The Risks Authors Take, Part Deux, in which we discuss who’s having the most fun publishing books
A pack of huskies willingly pull their master’s sled through the snow, knowing they must work as a team to manage the task, aware there is a lead dog that they pull behind. They need the lead dog, but they don’t necessarily want to be the lead dog. Each dog in the team has a role they are trained to perform, like team members in any sport you can think of. If all the dogs don’t perform their role correctly, and at their best, the lead dog can’t either.
Curiously, publishing used to work this way as well. The lead dogs were the most successful authors, the ones who made the big bucks. Their financial contribution made it possible for the publisher to publish books by the pack authors, who often wrote good books but maybe weren’t going to ever be lead dogs – er, authors.
It was a good arrangement in which every one benefited. Yet it fell to the forces of I-me-my capitalistic greed. Every book had to at least net out for the publisher. The few authors who were capable of creating a zero-sum game for publishers were favored for publication. The remaining few who earned something still pulled the dogsled, but only the lead dog-author got the glory, fame, and the big bucks.
Then arose indie and self-publishing. What might have been a vast pool from which publishers could select new talented authors (for there was no way the New York agents and publishers had the ability or resources to reasonably get through their own slush pools). Instead, they scorned these enterprising authors as not good enough to enter their halls of glorious opportunity.
As we enter the year 2022, we see the entire publishing pyramid crumbling like a pharoah’s tomb. Many, many self- and indie-published authors are as good if not better than the New York elites. The publishing resources from Ingram and Amazon are as good if not better as well. The author has to put in a little more energy on the marketing (and increasingly on advertising), but really, not that much more than they would going with a “traditional” publisher. On a recent Author’s Guild webinar, one panelist commented that traditional publishers are rethinking their narrow selection of super-celebrities who want to tell their gossipy stories. A New York Times article pointed out another fallacy of New York agents and publishers who have based an author’s salability on their social-media platform: “Millions of Folllowers? For Book Sales, It’s Unreliable.”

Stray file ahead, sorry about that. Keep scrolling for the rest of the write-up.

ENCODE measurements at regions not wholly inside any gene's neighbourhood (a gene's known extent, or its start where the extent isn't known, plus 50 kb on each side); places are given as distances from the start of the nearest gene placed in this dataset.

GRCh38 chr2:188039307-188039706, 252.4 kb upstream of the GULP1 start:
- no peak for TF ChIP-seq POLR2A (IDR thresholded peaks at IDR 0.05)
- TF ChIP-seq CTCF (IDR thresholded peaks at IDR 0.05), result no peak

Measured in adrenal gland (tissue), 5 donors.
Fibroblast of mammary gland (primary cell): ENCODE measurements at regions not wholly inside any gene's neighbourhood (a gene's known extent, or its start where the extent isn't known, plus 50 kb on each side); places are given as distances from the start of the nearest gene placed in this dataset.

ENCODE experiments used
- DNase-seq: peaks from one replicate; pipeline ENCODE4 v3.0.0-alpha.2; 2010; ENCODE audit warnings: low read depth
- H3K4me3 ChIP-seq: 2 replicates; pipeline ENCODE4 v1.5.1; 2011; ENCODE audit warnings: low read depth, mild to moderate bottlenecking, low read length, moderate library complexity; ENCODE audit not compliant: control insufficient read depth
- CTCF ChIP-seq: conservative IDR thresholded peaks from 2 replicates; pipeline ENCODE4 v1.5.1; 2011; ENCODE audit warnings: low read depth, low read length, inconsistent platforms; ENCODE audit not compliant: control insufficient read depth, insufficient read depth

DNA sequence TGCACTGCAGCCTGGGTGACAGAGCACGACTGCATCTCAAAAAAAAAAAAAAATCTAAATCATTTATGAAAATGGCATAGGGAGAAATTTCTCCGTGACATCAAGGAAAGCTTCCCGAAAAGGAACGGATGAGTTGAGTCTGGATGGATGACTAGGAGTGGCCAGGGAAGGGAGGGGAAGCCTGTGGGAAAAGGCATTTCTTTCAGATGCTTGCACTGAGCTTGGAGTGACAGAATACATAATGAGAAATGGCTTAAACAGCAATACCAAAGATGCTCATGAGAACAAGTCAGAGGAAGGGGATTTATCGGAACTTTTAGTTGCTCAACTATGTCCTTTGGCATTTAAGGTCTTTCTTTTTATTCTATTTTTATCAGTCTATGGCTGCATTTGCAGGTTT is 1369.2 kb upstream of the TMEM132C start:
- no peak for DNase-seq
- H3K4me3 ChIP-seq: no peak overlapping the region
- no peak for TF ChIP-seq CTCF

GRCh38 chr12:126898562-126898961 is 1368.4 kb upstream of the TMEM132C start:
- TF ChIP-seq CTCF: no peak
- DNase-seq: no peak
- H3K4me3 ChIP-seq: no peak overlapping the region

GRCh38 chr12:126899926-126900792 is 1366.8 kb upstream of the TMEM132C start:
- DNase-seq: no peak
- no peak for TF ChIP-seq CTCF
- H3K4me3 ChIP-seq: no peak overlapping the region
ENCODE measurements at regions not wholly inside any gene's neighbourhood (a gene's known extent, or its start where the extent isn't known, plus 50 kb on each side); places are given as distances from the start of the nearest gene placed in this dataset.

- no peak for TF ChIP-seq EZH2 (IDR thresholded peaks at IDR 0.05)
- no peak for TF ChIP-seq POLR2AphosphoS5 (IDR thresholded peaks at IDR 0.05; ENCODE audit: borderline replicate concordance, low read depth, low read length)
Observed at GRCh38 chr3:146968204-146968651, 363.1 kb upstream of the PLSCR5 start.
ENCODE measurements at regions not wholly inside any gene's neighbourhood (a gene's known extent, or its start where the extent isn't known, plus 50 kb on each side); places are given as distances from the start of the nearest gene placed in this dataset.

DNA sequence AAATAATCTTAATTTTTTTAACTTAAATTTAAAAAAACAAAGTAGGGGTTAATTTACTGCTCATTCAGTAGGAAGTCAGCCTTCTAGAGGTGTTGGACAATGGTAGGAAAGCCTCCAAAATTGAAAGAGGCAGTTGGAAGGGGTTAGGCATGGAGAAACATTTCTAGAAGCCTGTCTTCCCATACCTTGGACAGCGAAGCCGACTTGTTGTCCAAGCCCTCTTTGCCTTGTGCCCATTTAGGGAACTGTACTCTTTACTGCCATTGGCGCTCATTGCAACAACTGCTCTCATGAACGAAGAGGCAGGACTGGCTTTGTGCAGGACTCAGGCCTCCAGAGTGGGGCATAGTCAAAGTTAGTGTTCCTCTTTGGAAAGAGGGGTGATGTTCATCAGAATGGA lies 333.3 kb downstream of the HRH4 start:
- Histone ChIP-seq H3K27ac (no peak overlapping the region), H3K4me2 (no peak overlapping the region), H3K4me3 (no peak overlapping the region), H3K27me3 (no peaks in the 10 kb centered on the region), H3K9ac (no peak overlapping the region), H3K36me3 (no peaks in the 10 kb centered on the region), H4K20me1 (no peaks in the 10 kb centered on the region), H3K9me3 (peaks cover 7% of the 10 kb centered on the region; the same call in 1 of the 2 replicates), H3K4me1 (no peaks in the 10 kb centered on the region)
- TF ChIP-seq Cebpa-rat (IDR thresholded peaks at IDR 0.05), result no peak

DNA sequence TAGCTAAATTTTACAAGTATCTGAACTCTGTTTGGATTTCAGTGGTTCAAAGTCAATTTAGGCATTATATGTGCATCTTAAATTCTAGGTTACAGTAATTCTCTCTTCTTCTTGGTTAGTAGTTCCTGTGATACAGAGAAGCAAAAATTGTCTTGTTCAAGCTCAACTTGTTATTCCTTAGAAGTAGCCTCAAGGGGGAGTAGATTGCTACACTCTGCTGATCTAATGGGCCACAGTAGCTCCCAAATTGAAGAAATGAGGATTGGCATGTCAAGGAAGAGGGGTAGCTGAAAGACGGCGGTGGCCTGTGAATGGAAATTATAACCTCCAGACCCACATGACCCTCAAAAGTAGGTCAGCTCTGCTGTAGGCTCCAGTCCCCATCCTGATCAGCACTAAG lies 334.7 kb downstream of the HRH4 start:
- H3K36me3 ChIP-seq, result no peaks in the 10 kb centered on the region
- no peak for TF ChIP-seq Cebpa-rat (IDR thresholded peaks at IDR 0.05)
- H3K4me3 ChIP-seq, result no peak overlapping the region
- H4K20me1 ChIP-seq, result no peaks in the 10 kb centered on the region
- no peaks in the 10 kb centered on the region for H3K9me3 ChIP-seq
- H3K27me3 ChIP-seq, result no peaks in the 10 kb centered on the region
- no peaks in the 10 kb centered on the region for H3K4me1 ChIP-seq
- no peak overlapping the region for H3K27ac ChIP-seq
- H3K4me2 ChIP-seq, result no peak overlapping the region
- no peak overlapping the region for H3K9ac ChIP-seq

Which brings me to an email I received from David Lincoln, an author and publishing colleague whose first novel, Vogel, I chose to excerpt on Fictional Café. After reading my aforementioned Part I blog post here last week, David wrote:
Good morning, Jack.
I just read your article, and I cringe at the difficulty of navigating the professional writer’s world. It all seems like so much effort, and to what end – to make money or become famous perhaps? I’m not judging, everyone is different, and their choices are their own, but it sounds so arduous to me.
I hope that for most authors writing is a flow of creative joy. Every time I sat down, it was fun, and I wondered what would happen next. New characters introduced themselves and told their stories while I made notes.
When I reached the end of VOGEL, I wondered what the editing process would be like, thinking that maybe the fun part was over, but I found the editing to be just as exhilarating. I went through it a dozen times, added depth and background where it seemed appropriate, checked all the historical references and timelines for accuracy and pruned the language as best I could. I’ve had no training, so everything was a first-time experience.
It wasn’t until I finished the story that I thought about publishing. I considered submitting the manuscript to a publisher, but I opted to self-publish for ease and quickness. My sole intention was to share it. Profitability was never a consideration and still isn’t.
I followed the same pattern with ELOISE, except I experimented with multi-character first-person perspectives. Maybe no one will ever read them, Jack, but I wrote for myself with no particular outcome needed or expected. The joy of writing is its own reward.
It’s been cold up here the last few days. Too bad you have to miss out on that being down there in Florida, huh? 😎
I’m looking forward to seeing you when you return.
Keep on finding the joy in everything you do,
May I reiterate David’s comment? The joy of writing is its own reward.
Next week, I review a strange, fascinating new novel by a fresh author from China.